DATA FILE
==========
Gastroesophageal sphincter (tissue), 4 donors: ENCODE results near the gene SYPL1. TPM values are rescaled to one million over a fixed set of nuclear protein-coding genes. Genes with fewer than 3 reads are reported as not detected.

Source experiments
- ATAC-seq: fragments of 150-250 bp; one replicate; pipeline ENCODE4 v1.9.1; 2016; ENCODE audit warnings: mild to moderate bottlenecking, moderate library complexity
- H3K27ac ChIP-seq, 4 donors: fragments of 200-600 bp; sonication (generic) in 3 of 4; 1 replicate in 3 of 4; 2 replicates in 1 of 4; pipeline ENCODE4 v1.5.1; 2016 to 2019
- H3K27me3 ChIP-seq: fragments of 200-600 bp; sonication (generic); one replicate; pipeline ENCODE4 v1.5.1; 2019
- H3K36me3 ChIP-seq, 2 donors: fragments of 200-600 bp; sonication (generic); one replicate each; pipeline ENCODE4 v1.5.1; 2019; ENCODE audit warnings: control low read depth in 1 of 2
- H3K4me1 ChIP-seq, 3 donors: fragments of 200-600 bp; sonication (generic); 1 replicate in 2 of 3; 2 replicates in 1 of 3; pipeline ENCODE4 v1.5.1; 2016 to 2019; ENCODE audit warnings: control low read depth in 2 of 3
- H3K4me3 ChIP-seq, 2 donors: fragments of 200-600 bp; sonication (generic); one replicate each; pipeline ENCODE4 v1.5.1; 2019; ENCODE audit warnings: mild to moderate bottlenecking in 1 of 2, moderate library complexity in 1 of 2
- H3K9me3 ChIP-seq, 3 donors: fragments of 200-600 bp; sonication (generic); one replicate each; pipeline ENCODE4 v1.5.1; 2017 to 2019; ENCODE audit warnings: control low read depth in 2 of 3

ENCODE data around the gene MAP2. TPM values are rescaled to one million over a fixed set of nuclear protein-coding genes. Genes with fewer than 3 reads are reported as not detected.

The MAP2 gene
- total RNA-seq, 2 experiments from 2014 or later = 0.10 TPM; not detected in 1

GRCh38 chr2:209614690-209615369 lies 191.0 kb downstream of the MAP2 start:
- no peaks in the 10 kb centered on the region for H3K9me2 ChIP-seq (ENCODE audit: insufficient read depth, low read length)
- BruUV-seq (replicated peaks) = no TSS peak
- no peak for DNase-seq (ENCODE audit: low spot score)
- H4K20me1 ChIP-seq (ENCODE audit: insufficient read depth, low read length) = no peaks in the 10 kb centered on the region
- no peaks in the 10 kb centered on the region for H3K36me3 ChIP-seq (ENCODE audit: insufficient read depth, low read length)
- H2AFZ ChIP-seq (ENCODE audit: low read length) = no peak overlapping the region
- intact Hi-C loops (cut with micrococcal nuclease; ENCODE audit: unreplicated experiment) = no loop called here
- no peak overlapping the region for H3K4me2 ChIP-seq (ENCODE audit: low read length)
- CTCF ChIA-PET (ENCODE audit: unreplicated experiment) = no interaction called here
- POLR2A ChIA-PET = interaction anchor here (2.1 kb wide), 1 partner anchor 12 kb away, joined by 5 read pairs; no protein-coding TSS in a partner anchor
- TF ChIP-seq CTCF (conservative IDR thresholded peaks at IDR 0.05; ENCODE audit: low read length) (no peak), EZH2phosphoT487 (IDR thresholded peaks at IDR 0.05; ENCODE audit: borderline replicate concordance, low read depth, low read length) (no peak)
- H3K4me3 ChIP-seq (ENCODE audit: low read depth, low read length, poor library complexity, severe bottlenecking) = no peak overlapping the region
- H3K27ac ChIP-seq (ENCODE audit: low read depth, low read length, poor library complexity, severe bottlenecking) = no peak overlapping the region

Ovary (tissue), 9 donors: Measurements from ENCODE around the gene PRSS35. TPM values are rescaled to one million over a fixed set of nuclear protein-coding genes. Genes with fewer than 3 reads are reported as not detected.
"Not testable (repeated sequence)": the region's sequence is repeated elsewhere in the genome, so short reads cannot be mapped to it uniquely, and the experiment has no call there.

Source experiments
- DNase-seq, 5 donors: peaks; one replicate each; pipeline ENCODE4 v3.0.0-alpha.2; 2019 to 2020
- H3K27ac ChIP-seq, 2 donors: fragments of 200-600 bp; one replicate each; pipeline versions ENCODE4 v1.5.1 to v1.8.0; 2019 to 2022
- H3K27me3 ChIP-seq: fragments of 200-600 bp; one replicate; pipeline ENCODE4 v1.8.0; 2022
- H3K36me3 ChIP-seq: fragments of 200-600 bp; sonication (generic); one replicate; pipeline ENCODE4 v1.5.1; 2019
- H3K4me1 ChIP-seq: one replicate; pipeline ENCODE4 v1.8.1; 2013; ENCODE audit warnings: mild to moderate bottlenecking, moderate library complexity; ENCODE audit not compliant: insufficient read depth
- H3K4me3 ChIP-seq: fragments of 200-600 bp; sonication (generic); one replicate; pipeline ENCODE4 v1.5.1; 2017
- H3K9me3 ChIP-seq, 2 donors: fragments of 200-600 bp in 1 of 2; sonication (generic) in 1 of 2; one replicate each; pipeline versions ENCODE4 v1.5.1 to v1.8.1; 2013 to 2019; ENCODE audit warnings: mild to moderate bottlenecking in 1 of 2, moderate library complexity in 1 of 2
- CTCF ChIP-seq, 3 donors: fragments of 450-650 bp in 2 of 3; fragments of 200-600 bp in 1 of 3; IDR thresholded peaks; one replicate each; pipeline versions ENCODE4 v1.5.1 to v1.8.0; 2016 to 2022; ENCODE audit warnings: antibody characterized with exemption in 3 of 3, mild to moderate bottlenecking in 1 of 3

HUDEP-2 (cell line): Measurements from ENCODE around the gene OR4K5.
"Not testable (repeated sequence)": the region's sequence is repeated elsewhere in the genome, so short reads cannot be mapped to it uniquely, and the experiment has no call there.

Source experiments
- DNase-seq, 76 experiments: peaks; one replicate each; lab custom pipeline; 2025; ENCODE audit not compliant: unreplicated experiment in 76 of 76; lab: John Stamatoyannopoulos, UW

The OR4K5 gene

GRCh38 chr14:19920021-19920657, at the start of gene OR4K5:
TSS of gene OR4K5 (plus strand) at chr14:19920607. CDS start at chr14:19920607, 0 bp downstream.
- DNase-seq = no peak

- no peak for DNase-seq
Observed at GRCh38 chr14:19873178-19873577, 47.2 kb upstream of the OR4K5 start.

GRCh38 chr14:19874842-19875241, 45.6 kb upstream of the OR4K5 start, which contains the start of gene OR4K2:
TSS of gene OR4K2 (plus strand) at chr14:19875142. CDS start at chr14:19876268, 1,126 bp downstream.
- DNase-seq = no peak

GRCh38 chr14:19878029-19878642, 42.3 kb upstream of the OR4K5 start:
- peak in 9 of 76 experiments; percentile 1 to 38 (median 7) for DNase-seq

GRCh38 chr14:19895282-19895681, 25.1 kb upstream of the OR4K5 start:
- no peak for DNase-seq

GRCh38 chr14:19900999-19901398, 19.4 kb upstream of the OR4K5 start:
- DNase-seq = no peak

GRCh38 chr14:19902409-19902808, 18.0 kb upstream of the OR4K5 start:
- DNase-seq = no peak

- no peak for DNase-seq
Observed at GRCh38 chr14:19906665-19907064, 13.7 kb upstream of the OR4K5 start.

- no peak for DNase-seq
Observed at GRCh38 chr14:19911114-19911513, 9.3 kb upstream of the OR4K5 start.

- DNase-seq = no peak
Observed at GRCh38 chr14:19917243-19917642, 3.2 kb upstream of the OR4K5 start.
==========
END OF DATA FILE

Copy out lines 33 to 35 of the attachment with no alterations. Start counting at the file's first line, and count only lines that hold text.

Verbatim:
- H3K36me3 ChIP-seq: fragments of 200-600 bp; sonication (generic); one replicate; pipeline ENCODE4 v1.5.1; 2019
- H3K4me1 ChIP-seq: one replicate; pipeline ENCODE4 v1.8.1; 2013; ENCODE audit warnings: mild to moderate bottlenecking, moderate library complexity; ENCODE audit not compliant: insufficient read depth
- H3K4me3 ChIP-seq: fragments of 200-600 bp; sonication (generic); one replicate; pipeline ENCODE4 v1.5.1; 2017